A Backing Wind
Sailors have historically called a wind that changes direction in a counterclockwise manner with respect to the compass a backing wind. Conversely, a veering wind changes direction in a clockwise manner. Sailors have developed a vast amount of nearly impenetrable sailing lore with many terms for different kinds of wind and the behaviour of wind in general. There is science behind many of these terms. Sailors had to be scientists. They were good observers and tried to come up with sound explanations that provided repeatable best-practices. Knowing what to do when conditions change in particular ways could mean the difference between life and death.
The most likely explanation that we can come up with for this event is that a low pressure system moved slowly south and west of the station (approximately). Winds would blow from the west south of a low and from the east north of a low (we're in the northern hemisphere). If the low passed to the east of the station the winds would have rotated the other direction. The plot of atmospheric pressure confirms this (generally speaking). The centre of the low seems to be moving closer and closer to the station. You can see in the week-long plot of pressure that it reaches its lowest value early on the following day and the pressure begins to increase again as the local low passes by completely.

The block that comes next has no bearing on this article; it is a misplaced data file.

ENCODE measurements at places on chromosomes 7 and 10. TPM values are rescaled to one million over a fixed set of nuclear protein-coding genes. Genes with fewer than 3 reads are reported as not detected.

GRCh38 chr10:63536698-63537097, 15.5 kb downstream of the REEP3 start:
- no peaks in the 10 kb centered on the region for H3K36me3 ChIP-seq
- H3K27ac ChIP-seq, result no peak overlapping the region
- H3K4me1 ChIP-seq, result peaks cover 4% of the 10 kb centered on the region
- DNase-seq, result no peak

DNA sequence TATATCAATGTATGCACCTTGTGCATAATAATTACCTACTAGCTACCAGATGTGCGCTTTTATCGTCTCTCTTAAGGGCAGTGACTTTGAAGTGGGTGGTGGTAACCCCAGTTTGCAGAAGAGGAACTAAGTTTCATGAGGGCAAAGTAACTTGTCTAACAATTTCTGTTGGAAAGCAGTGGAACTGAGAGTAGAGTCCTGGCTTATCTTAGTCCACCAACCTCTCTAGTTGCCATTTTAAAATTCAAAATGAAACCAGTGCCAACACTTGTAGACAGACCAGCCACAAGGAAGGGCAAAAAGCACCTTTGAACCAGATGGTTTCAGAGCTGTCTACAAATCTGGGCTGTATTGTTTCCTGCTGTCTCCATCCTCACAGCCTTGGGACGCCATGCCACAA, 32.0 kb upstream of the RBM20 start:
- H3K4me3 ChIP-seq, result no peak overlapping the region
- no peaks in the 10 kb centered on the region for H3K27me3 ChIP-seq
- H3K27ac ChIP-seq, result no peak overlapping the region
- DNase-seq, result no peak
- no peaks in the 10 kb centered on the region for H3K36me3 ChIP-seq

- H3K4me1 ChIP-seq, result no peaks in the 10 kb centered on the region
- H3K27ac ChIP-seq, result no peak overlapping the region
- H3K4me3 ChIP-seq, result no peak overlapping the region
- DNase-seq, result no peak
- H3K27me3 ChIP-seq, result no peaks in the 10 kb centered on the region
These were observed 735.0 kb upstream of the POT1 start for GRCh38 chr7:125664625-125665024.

The video below doesn't really show much since it is the surface winds we are measuring and those winds aren't really visible in the video. It's included here for the record. We need to include a wind sock in the field of view.